Is customer support at an airline easier or harder than customer support in other industries?
I'm thinking about working in customer support, but I hear it's hard dealing with unhappy customers on the phone. Is it the same for airline customer support? Please tell me in what ways it can be harder or easier. This question was posted by a CareerVillage administrator on behalf of the students of CareerVillage. #airline-industry #customer-service #customer-relations #customer-support #customer-satisfaction
Customer Service is always challenging. However, every day you work you will encounter a really nice or interesting person, as well as someone who is a real jerk. It is your choice which one you choose to remember for the rest of the day.
When you work customer service, you ARE the company. The customer cannot actually find the person who caused their problems, so they take it out on you. You will learn certain skills, such as "Active listening." People who are upset want to be heard. So listen first, and then speak. And don't say what you CAN't do, you say what you CAN do. Sometimes you will coordinate things with other employees, or even other airlines, to help get the customer's problems resolved.
I personally would never work someplace where my calls are timed, such as in most call centers. I think it is easier working face to face with customers, because it is easier to pick up on body language, and, for you to use body language, to communicate.
I was an Airport Police Officer, and was frequently called to settle "irate customer" situations. The thing to keep in mind at the airport, is that many people find travelling to be stressful. (In fact, there are a lot of heart attacks associated with travelling!) So people are already edgy before things go wrong. Because we responded so quickly, the airlines employees often did things to provoke the customers, then called us. Some of the ones I remember:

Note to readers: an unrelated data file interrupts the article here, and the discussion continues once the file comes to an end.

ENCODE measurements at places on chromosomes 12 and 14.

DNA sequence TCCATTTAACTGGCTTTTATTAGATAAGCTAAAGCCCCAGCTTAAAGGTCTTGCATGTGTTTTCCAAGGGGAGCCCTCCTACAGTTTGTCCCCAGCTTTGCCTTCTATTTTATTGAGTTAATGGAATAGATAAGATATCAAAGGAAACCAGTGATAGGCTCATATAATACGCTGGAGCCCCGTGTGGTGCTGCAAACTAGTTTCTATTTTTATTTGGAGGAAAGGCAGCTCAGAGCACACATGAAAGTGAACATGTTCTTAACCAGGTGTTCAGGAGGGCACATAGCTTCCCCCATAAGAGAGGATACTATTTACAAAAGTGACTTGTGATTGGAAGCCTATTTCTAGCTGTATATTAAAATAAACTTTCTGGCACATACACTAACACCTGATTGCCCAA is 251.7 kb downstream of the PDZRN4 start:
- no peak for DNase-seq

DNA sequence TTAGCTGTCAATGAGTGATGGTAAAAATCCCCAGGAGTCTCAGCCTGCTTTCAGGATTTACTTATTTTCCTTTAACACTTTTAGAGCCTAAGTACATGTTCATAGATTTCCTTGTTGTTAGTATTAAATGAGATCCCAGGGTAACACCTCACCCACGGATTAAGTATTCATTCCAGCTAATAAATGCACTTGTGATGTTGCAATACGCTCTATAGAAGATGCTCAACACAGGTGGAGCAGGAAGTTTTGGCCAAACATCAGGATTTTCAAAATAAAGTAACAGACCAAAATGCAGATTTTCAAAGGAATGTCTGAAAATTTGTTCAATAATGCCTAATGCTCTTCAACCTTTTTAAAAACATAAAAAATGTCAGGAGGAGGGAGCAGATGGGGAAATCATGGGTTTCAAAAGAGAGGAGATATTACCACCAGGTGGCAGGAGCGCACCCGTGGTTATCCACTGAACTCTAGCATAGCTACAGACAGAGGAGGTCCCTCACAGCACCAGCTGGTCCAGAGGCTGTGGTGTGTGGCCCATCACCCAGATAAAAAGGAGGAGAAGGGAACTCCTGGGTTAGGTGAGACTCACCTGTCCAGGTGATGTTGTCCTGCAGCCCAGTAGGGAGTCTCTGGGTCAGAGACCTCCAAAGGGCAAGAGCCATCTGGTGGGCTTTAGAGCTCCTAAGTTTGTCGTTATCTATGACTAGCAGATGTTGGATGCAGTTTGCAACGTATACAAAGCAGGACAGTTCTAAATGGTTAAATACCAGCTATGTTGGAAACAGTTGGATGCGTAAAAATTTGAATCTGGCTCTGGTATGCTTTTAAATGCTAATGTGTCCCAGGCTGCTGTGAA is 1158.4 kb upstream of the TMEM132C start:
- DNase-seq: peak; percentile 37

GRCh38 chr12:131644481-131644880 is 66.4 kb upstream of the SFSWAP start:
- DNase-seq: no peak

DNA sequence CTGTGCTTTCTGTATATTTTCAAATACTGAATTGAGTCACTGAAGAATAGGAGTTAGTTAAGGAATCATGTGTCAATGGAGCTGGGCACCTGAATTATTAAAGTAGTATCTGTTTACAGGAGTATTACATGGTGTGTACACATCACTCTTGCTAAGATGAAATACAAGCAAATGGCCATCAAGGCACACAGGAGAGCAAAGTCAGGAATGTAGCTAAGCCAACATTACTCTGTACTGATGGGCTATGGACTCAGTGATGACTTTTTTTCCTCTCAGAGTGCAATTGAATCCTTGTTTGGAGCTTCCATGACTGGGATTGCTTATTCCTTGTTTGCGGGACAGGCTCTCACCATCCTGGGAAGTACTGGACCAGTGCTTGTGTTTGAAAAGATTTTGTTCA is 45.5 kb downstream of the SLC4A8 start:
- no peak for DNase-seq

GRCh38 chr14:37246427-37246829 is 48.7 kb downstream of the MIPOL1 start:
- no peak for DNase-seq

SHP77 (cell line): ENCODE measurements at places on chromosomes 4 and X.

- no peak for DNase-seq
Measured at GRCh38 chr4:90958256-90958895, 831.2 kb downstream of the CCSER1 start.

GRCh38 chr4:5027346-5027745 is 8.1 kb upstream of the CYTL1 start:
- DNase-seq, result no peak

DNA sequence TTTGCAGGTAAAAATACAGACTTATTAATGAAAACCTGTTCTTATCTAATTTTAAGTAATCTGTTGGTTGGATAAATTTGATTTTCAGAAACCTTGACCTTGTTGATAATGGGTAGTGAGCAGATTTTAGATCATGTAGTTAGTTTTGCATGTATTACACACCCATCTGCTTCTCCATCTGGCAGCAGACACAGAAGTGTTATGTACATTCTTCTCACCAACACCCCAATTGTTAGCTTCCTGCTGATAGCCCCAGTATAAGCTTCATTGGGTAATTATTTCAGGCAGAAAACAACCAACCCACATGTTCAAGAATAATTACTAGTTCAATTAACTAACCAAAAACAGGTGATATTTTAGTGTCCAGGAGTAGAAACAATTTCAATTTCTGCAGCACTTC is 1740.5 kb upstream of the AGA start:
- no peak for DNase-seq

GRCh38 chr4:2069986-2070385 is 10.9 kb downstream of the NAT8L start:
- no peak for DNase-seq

An airplane was fully loaded with customers, ready to go Dallas. Another airplane was supposed to be going to El Paso, but it had a mechanical problem. For logistical reasons, the airline decided to have all the people on the Dallas plane get off that plane, and use it to go to El Paso. AND, they told the passengers that was what they were doing. Not good.
An airplane had a mechanical problem, and the airline had someone driving a replacement part from a city six hours away. They kept telling the passengers the plane would be leaving "in 45 minutes," so every 45 minutes, when the plane was not ready, the passengers kept getting unruly.
An airplane was supposed to land in another city, but because of bad weather, came to our city instead. The union contract the employees were working under prohibited them from offloading the luggage for that flight!
Your job as customer service is to explain things and help the customers to resolve their problems. It's not an easy job, but, can be very rewarding. I think the only thing different about doing it at the airport is the level of stress many people already have. Airports are exciting places, and I really enjoyed working there. I hope you will someday experience that same excitement!
Hope this has helped in some way!
Good question Allen B.
In my opinion, customer support (customer service) is a skill or skill-set that should not vary by industry. Simply put, there are core competencies that every customer support/service professional should posses and those competencies can be applies across industries.
Some of the core competencies that are essential in the customer support/service field are: patience (a calming presence or demeanor), tact, effective communication skills, analytical thinking, attention to detail, ability to handle ambiguous situations, persuasion skills and tenacity. There are a list of other competencies/skills that customer support/service professionals possess; but, you can see how the aforementioned skills can apply to customer support/service in each and every industry.
There may be a greater level of difficulty when working in a fast-paced industry that requires customer-facing customer support/service; but, the same competencies and skills would be necessary to be successful in such role(s).
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